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Comics - Battle Pirates

When I was working at KIXEYE, I did a few comics for my team. These are the ones that I did.

Comic - TAGS Teaser

This has been on my mind for quite a while. Time to do what I can with it before the ants take over.

DIY - Dry-Erase Playing Cards

Someone who purchased some of my dry-erase wooden game tokens asked if I made playing cards in the same way. I said I didn't, but thought it would be a cool experiment to try. Pretty neat, I guess!

You can make these yourself actually. I'm using the same concept from my original Dry-Erase Game Tokens post.

1. Procure yourself some dry erase sheets (I use GoWrite! Dry Erase Sheets) and some playing cards. I happened to have some blank Bicycle playing cards, so I used those. Any work though.

2. Cut out a rectangle from the dry-erase sheets that are smaller than the playing card. I used a rounded corner paper punch to make them look nicer. Not necessary, but a nice bonus.

That's pretty much it!

Purhase: Wandering Panda Store

Comic - Anaconda

True story.

For reference, here is the video. It's something else. It transcends all ages. In all honestly, he was just surprised when the bass drum hit.



I'm just trying to look at a slideshow about really cool "cut in half" objects, but this thing is just overloaded with ads. Just above the fold you see four ads, including one video ad that automatically plays. Each time you look at the next slide/photo, the ads refresh.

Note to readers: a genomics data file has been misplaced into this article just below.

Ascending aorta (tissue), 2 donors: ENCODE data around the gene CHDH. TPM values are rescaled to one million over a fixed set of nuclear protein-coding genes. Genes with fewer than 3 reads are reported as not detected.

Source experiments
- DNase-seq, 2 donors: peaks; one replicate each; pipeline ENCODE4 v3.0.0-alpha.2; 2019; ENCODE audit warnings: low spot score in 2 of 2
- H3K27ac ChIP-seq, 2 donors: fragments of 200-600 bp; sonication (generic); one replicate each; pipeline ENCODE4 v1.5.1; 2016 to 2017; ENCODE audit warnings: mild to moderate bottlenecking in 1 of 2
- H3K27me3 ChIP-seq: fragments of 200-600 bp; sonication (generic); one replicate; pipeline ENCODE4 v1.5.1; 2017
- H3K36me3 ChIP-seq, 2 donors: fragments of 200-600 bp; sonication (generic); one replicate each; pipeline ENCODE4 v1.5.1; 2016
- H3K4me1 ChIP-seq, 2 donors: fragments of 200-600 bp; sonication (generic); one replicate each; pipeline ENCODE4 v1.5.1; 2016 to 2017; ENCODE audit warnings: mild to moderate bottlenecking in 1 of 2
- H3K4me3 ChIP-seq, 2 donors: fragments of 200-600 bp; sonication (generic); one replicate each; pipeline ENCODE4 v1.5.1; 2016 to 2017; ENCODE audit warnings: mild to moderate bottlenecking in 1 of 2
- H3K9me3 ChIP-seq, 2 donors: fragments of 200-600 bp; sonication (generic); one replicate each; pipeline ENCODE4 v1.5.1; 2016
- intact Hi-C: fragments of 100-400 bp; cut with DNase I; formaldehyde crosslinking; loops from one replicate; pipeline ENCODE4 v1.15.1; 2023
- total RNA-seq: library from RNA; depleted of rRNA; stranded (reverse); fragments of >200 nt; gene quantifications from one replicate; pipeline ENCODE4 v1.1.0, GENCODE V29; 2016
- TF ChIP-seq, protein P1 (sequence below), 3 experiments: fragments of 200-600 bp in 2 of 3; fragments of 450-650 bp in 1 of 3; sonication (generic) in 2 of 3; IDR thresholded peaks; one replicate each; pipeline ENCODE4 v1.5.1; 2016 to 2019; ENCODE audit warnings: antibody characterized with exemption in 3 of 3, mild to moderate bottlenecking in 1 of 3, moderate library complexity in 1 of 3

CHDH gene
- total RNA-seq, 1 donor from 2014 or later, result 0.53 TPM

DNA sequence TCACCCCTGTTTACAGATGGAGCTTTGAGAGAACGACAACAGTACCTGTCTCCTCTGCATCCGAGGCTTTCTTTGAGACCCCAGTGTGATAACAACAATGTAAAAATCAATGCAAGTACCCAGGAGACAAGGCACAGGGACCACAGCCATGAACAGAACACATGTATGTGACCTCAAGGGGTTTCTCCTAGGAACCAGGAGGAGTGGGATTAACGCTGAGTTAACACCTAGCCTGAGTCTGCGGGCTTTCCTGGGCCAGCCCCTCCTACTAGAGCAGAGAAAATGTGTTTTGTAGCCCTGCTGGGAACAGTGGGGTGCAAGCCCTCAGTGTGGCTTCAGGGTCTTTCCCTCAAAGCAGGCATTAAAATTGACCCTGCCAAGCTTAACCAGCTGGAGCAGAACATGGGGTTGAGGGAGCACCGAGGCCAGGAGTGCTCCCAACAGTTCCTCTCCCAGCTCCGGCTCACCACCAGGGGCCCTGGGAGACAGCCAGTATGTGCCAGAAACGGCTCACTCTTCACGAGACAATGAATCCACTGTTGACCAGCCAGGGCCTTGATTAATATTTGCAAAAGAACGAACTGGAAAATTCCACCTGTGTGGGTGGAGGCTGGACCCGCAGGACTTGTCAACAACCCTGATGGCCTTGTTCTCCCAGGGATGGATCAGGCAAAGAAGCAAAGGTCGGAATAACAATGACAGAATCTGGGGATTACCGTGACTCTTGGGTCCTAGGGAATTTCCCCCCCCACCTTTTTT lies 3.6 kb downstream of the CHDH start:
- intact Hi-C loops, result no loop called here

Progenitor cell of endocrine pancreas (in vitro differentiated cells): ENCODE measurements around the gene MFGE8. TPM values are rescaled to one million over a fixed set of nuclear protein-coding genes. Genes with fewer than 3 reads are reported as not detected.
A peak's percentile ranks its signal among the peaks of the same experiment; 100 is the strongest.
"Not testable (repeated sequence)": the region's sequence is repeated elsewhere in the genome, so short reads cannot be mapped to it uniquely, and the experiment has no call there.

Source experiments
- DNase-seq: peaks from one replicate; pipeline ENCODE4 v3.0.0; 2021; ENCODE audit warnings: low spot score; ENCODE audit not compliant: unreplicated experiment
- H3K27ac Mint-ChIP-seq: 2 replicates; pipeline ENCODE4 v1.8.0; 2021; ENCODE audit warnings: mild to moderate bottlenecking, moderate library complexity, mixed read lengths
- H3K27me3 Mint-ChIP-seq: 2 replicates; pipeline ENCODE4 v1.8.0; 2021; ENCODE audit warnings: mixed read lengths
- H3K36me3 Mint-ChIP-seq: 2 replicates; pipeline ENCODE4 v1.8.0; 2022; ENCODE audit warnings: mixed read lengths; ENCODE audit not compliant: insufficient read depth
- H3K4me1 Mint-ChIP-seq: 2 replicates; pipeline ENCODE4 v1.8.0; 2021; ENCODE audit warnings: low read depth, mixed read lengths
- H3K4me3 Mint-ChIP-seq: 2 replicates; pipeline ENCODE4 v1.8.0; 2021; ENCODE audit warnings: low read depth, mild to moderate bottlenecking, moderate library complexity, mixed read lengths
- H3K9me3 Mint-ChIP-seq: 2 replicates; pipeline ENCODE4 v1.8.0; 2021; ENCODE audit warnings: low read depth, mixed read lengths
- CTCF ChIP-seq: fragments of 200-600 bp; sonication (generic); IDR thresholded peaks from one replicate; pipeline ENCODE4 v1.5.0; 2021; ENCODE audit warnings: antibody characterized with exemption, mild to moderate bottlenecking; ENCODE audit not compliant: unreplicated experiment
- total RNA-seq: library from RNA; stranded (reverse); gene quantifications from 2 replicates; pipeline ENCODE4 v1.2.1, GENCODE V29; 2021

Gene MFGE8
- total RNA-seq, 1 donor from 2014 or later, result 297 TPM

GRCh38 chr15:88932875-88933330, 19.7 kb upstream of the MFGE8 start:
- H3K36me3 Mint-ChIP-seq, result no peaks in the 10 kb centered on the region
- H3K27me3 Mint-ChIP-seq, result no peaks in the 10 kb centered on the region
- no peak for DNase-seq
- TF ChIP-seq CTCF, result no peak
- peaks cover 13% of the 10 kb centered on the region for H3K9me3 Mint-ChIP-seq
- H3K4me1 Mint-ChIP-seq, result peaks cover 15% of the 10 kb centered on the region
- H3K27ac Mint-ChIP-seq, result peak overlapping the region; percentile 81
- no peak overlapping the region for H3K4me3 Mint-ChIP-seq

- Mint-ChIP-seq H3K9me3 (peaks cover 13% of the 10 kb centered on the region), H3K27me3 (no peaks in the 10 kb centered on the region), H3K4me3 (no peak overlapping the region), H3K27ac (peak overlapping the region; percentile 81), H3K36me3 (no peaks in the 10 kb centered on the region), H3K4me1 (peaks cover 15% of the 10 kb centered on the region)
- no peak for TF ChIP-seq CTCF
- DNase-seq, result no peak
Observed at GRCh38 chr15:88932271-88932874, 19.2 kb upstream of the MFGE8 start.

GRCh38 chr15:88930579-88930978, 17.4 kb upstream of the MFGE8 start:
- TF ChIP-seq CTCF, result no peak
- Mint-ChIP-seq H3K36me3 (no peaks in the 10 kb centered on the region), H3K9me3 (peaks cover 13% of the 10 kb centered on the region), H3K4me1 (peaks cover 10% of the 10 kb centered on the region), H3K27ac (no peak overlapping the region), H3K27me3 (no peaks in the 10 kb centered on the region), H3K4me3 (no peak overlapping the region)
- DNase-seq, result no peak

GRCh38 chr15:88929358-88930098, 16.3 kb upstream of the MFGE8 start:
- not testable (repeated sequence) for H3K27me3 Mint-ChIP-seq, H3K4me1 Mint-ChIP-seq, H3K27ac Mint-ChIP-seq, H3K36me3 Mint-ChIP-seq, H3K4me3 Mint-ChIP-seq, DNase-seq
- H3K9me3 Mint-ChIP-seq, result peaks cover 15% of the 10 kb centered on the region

I understand that these media sites need the ad revenue to make their money and keep the lights on, but the experience is awful. I didn't even get to the third photo because it was so awful. No wonder people install ad blockers.

Comic - Air Pressure

True story.

Animated Gif - Oliver Doing the Moonwalk

If you want to see and hear the appropriate song to go with this gif, check out GifSound (you'll need to be on a computer to get it to work). That one is pretty good.

This was the original image.

Comic - Daycare

Not a true story. Thought about it though.

Professor Layton - Instant Insanity Blocks

I had an opportunity last night to print out and adhere the faces onto my Professor Layton themed Instant Insanity puzzle game cubes. I think they're a nice fan-made addition to my small Professor Layton collection. Funnily enough, I really didn't care for the 3DS incarnations with their panning and zooming environments.

The premise of the puzzle is that each cube has a mix of one of four icons on each face. Your goal is to stack these four cubes vertically so that each face that is showing a different face (four faces showing per cube as you can't see the top or bottom face). As I mentioned in yesterday's post, it's much like Sudoku where each line has to have something different.

Apparently this is all based on the Polya Enumeration Theorem. I haven't had to time to actually read this article, but it explains how one create their own with different patterns on the cubes.

Purchase: Professor Layton Games on

Professor Layton Instant Insanity

I was reading a book about creating your own wooden puzzles at home when I came across this old 1900s puzzle known as Instant Insanity. It basically has four dice, each side with one of four colors (there are doubles on some of the sides). The goal is to stack them vertically so each face in a vertical line has a different face showing. Think Sudoku with dice faces.

I decided what would be more fun than to put my favorite puzzle professor on it. It's the type of puzzle you'd see in the game and thought it a good fit.

I'll post another picture once I attach these onto the cubes themselves.